Sciatica (also known as sciatic neuralgia, sciatic neuritis, or lumbar radiculopathy) is a common form of back pain which occurs when the sciatic nerve is irritated. As the sciatic nerve controls sensation, movement, and balance, it affects movements that involve the lumbar region such as walking, sitting, bending and even standing. Sciatica is common and varies in severity and duration, however Sciatica mostly occurs as a symptom to another medical condition. Sciatica is most often cured either by taking medication or through physiotherapy as only the more severe cases require surgery.
Did you know...
The sciatic nerve is the longest nerve of the body system as it runs along the lower back and through the buttocks, hips, legs and feet.
Types of Sciatica
There are two main types of sciatica which can be classified into several forms depending on the location and severity of radicular pain.
In this type of sciatica, radicular pain occurs due to the compression of the sciatic nerve or other nerves at the root of the lumbar spine. This compression may be caused by bulging discs or tight muscles. The amount of pressure on the nerves determines the accompanying symptoms. Radicular pains in the leg are, most times, more severe than back pains.
Referred sciatic pain is mostly caused by a muscle and joint problem in the pelvis and spine. Unlike neurologic sciatica, referred sciatica does not cause muscle weakness and numbness. The pain in some cases is worse in the back than in the leg. Before treatment or physiotherapy, it is important to determine the source of the pain first.
Causes of Sciatica
Sciatica can be caused by various medial conditions which may include:
- spinal disc herniation A herniated disc, also known as a slipped or ruptured disc, occurs when a fragment of the discs that cushion the spinal vertebrae is pushed into the spinal canal. This causes a considerable amount of back pain as these ruptured discs are most likely in an early stage of degeneration.
- spinal stenosis
- piriformis syndrome
- degenerative joint disease
Sciatica can be caused and/or worsened by factors such as pregnancy, abnormal spine movement and muscle strains.
Mild cases of sciatica may not require treatment if the pain subsides in a few days, however if the pain persists treatment may be necessary. The treatment for Sciatica depends on the cause as well as the severity of the condition. Severe cases require physiotherapy and surgery as a last resort.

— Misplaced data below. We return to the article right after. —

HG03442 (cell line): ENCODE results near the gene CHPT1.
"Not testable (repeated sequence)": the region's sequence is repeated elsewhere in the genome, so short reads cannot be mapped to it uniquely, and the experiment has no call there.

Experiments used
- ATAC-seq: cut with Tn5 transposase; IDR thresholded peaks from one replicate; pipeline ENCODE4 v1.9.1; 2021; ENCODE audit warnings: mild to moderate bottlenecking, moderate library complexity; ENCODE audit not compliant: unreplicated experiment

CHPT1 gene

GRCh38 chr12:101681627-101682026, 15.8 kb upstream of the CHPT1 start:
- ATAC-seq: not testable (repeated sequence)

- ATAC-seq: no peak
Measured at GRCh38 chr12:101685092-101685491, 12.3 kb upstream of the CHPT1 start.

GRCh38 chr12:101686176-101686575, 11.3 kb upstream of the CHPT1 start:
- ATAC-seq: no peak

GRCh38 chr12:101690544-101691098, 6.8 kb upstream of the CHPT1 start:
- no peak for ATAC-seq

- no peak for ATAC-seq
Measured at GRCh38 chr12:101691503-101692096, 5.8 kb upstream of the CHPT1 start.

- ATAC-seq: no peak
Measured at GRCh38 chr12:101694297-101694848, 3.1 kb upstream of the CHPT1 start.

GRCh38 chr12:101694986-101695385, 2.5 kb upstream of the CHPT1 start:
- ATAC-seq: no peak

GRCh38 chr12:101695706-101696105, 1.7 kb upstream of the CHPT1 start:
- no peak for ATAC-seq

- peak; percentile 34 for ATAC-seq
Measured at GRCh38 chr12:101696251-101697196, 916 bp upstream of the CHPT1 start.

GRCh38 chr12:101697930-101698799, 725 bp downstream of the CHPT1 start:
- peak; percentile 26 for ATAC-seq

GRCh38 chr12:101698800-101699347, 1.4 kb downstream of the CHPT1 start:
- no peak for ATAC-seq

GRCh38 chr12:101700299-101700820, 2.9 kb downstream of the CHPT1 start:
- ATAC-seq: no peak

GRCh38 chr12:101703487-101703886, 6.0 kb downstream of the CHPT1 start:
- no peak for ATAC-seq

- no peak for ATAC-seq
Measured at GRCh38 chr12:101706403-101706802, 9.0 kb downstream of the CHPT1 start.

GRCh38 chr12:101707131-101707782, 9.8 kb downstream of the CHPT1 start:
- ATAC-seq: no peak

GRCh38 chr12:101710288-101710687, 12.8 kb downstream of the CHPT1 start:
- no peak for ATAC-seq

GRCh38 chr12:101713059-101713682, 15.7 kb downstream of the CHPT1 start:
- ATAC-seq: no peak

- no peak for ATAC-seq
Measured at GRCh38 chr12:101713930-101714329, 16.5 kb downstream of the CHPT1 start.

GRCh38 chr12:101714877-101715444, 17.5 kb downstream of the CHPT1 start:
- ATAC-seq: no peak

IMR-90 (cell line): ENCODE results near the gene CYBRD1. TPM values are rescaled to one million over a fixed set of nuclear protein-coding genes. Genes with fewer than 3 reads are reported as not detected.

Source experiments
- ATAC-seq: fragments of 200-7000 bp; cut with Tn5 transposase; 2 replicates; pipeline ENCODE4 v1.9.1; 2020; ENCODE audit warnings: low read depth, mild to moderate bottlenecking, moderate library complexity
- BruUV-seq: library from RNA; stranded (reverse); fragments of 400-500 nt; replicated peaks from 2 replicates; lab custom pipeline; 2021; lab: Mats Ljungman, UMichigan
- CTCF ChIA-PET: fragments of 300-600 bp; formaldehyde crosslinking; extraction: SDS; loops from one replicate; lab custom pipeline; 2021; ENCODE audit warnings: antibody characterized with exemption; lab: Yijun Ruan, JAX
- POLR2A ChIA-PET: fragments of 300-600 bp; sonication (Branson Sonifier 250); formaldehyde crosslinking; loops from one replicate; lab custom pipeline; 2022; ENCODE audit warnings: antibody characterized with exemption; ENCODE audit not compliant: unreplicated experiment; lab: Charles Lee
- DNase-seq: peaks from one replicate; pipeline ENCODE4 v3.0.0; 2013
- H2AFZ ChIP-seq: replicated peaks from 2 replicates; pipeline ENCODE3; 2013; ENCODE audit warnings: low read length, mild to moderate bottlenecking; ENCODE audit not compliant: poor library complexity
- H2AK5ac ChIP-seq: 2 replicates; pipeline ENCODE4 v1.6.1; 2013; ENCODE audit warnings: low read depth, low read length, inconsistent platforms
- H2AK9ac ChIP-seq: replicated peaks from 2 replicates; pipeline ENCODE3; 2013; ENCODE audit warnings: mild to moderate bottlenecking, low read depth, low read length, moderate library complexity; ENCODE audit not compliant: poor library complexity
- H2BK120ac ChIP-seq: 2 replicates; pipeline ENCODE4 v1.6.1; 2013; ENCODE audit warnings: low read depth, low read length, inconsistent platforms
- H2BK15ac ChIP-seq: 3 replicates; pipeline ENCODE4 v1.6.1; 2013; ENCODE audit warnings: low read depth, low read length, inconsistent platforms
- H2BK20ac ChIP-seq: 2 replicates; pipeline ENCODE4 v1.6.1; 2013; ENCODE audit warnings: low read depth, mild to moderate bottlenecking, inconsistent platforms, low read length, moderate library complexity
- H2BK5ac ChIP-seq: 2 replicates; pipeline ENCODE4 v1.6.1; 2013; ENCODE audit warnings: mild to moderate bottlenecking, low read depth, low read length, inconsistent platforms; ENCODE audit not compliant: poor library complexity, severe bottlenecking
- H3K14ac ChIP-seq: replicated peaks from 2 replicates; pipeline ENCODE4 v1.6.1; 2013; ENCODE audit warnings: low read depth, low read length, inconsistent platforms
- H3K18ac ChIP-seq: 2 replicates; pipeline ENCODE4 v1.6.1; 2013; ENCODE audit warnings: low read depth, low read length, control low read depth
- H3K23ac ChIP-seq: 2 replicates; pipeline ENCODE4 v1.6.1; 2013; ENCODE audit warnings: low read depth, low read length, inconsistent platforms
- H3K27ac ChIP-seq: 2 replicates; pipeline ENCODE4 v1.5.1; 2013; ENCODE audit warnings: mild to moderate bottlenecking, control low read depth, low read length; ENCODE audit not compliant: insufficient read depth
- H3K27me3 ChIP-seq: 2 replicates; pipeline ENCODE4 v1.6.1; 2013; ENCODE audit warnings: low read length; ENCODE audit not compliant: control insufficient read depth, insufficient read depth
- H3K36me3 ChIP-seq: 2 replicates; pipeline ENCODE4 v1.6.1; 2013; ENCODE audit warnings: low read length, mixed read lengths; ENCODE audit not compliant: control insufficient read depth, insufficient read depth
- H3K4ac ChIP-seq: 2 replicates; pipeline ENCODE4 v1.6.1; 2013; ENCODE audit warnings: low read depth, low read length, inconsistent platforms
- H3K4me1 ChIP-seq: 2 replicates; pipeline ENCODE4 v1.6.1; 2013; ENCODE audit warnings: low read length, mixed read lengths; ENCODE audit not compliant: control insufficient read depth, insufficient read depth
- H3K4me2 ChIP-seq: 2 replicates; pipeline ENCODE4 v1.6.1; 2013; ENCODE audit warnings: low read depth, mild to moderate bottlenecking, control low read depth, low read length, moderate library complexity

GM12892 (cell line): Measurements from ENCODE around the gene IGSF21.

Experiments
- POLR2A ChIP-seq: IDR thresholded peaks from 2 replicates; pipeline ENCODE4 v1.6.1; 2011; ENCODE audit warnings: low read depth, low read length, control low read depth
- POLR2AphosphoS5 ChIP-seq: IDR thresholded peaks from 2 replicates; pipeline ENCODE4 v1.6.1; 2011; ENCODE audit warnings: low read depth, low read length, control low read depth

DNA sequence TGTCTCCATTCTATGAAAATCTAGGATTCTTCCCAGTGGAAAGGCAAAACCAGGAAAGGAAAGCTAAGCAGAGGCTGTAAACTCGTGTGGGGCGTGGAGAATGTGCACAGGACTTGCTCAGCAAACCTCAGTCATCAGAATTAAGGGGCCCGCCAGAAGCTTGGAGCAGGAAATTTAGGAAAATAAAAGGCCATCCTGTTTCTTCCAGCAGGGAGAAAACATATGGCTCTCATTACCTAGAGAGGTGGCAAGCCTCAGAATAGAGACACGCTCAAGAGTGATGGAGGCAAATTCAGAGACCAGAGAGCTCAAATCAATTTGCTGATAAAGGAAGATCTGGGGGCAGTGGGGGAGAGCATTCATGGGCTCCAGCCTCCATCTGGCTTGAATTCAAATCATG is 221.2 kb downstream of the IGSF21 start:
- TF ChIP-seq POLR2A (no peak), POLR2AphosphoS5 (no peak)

Spinal manipulation is a form of chiropractic treatment employed to provide relief for sciatic pain. The spine is freed from restrictions and the misaligned lumbar vertebrae are returned to their rightful position. This treatment can be used in conjunction with other forms of physiotherapy to provide more holistic care.
Over-the-counter medication for sciatica is required to provide relief from the radicular pain. Analgesics such as paracetamol, aspirin, ibuprofen and non-steroidal anti-inflammatory drugs (NSAIDs) may be prescribed. For best result, these medications should be taken in addition to chiropractic care or physiotherapy.
This form of treatment is rarely necessary as most people respond well to medications and physiotherapy. However, surgery is considered when the symptoms do not improve with chiropractic care and physiotherapy. For example, surgery may be considered if a patient has bladder dysfunction due to spinal cord compression or spinal stenosis. It’s important to note that the exact surgical procedure should be determined by your physician.
Better Help with the Brighton Physiotherapy clinic
Altogether Chiropractic treatment and physiotherapy have been proven to resolve sciatic pain by developing strength and flexibility in the back muscles.
At the Brighton Physiotherapy clinic, we offer a variety of services to help with that and so much more!
So contact us today to book a consultation and begin your journey to healthy, pain-free living.